Sources and diagenetic alteration of organic matter in coastal waters at the vicinity of Dar es Salaam, Tanzania.

  • ANN Muzuka Institute of Marine Sciences, University of Dar es Salaam, P.O. Box 668, Zanzibar, Tanzania


The stable isotope compositions of organic carbon (OC) and nitrogen, contents of OC and nitrogen, and C/N ratios for four short cores, which were recovered from Msansani Bay (WO 57), off Msimbazi River (WO 76) and Dar es Salaam harbour (WO 62 and WO 74), are used to document temporal variation in the sources and diagenetic alteration of organic matter (OM). The δ15N and δ13C values at sites WO 57, WO 62 and WO 74 show a trend of down-core decrease to the base of the core, and such a down-core trend could be related to diagenetic loss of compounds enriched in 13C and 15N. At site WO 76, the δ13C values show two zones that are depleted in 13C. These two zones correspond to black-greasy layers that were observed during sampling, and low δ13C values probably is an indication that the material was derived from the continent. Furthermore, these two zones have elevated values of OC, nitrogen and C/N ratios. The stable isotopes of OC and nitrogen show inter-sites differences with enrichment in 15N in the following order: WO 57 < WO 74 < WO 62 < WO 76. A similar inter-core difference is observable for the 13C, but the enrichment show a reversed order. The inter-site differences in 13C and 15N could be related to the sources of OM. In the Msansani Bay the material is derived from seagrasses while in the Dar es Salaam harbour and Msimbazi micro-bay, large proportion is derived from the continent. Other parameters of OC, nitrogen and C/N ratios for these three sites show a slight down-core decrease to the base of the core, probably the result of diagenetic alteration of OM. Highest contents of OC and nitrogen are observable at site WO 62 owning to preferential preservation of OM due to high input of more refactory material derived from the continent and lack of tidal flushing.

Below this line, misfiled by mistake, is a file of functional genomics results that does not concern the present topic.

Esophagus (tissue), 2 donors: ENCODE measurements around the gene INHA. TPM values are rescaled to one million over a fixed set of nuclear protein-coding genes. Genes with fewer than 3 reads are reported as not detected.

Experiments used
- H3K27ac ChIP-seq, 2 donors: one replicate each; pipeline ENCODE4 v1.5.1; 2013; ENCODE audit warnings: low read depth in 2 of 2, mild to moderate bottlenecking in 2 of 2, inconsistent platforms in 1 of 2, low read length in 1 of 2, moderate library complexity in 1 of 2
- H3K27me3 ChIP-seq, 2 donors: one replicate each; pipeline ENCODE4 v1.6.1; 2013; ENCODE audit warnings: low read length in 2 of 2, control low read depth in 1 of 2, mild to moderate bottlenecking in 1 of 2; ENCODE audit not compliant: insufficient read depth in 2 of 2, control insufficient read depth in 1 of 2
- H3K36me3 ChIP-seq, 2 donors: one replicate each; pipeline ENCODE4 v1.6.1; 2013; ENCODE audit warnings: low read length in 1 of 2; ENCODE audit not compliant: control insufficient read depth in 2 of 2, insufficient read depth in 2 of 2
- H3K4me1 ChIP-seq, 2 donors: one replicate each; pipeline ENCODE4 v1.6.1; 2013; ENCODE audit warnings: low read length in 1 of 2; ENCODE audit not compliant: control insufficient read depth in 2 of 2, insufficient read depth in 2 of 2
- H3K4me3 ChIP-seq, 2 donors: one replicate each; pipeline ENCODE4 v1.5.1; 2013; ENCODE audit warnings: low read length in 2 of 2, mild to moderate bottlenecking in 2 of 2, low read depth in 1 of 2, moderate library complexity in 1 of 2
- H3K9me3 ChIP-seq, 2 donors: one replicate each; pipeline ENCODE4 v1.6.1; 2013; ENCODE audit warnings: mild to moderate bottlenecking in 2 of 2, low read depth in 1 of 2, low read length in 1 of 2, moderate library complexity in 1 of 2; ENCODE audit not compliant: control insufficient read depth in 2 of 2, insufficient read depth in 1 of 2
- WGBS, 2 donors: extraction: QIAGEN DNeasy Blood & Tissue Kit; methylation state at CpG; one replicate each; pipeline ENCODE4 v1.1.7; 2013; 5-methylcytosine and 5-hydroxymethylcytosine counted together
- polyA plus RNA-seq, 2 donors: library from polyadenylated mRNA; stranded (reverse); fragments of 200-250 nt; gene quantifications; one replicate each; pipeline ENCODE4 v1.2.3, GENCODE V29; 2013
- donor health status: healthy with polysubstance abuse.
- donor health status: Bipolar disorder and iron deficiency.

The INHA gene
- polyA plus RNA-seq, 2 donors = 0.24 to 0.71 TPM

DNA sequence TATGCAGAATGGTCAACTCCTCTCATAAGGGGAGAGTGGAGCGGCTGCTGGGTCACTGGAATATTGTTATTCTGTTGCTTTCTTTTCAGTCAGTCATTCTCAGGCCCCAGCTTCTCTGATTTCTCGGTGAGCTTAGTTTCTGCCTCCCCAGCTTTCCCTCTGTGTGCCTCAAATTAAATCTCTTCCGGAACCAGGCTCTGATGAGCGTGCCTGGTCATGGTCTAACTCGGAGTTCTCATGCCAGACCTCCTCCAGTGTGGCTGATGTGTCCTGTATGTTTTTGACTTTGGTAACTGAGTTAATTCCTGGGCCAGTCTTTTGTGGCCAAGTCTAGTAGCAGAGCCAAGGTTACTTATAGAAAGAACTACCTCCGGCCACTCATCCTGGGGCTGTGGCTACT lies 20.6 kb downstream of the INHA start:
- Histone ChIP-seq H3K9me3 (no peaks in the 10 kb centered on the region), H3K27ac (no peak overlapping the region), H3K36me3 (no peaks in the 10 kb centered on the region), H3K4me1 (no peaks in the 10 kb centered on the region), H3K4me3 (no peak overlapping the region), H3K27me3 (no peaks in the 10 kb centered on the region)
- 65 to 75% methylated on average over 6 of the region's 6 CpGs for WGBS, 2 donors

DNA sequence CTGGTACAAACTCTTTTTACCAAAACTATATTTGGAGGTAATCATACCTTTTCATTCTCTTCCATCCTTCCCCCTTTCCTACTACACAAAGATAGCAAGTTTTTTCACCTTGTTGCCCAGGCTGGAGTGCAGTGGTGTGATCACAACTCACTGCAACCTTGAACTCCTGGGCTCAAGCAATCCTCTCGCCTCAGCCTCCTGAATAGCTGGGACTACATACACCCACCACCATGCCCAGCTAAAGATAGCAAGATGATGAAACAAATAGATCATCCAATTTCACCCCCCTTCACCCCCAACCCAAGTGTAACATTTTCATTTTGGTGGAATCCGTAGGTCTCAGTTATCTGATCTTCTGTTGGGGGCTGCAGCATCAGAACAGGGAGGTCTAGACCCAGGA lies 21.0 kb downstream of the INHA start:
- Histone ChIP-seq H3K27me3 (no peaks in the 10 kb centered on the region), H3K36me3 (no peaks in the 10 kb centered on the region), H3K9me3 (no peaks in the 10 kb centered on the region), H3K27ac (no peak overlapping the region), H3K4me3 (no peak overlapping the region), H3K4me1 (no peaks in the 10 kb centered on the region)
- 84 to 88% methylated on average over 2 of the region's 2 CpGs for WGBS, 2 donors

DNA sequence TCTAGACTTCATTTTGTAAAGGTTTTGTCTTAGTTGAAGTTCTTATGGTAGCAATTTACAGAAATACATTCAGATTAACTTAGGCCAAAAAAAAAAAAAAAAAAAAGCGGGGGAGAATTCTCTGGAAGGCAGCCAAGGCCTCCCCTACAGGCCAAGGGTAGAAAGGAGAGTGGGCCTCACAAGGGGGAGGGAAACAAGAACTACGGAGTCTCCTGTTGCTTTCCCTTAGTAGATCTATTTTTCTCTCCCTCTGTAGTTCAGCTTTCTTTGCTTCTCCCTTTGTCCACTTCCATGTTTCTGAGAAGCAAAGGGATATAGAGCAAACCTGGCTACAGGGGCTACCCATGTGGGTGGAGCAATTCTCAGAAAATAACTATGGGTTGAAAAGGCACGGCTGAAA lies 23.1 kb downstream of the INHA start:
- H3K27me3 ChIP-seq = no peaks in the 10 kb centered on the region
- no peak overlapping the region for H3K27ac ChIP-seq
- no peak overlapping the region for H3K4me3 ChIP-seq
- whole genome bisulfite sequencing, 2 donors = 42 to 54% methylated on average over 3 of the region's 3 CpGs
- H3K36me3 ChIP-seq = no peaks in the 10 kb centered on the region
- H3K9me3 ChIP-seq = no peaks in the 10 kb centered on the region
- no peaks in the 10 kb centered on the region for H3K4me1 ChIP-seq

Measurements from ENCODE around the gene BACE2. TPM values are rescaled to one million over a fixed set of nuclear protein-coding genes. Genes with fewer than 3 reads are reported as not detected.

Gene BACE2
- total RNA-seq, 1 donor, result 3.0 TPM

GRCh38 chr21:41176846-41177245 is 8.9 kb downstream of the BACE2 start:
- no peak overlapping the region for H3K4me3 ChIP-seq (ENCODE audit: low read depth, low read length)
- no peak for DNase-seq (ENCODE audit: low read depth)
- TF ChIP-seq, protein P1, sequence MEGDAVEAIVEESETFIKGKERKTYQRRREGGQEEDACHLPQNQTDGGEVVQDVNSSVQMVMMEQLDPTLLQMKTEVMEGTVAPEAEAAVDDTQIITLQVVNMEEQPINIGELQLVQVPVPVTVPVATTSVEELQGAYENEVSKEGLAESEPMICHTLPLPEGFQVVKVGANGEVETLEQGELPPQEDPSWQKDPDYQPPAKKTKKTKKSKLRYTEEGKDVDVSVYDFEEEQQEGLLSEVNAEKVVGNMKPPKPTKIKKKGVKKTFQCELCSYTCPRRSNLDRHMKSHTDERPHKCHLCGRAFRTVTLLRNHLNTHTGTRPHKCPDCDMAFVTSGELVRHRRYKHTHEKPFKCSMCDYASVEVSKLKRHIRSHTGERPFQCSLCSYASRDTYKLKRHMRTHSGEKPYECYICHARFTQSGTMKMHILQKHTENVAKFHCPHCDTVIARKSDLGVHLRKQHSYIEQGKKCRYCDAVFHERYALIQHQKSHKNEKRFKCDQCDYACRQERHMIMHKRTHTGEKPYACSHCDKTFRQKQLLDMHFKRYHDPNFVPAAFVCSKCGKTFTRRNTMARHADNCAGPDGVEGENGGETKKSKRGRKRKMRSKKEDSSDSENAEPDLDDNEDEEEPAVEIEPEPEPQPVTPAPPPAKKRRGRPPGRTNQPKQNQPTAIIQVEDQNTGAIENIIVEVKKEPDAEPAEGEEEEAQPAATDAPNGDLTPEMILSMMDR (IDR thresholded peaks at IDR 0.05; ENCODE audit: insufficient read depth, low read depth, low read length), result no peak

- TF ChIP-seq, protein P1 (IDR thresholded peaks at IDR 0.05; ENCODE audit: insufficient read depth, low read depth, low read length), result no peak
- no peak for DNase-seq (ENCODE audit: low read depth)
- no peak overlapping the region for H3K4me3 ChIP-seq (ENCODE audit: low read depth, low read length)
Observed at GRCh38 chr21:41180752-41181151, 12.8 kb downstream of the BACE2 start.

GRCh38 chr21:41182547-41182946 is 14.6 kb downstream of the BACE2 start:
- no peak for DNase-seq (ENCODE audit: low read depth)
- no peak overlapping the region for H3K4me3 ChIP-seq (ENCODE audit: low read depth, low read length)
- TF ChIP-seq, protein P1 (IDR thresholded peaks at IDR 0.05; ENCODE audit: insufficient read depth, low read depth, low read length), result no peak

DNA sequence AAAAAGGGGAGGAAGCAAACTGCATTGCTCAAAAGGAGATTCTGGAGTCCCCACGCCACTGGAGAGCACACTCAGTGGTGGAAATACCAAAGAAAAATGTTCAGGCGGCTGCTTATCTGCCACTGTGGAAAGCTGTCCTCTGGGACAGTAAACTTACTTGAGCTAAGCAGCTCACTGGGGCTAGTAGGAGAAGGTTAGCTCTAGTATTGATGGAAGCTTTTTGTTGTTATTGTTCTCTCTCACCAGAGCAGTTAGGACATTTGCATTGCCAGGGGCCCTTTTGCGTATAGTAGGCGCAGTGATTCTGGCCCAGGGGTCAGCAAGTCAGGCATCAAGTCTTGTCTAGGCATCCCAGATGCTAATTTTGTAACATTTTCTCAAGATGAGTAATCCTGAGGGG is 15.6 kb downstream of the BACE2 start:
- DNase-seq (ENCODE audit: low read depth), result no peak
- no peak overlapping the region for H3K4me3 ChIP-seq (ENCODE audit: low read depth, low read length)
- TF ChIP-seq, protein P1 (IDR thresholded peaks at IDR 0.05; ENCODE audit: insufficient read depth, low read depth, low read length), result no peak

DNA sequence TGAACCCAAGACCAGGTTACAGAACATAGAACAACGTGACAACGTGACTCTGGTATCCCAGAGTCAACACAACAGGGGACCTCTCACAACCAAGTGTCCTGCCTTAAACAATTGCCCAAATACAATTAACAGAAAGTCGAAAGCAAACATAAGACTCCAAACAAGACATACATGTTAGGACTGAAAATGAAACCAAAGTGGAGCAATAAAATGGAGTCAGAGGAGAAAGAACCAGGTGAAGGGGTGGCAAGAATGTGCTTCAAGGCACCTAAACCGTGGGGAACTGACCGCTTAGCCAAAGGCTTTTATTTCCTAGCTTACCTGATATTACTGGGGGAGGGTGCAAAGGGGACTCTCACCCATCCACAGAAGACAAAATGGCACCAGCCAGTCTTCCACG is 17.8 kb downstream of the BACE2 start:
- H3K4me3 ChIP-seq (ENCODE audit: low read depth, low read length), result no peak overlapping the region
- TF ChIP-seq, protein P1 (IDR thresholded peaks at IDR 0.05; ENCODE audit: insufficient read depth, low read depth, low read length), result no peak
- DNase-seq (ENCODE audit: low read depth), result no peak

Tanzania Journal of Science Volume 27A (Special Issue) 2001, pp. 39-55


Journal Identifiers

eISSN: 2507-7961
print ISSN: 0856-1761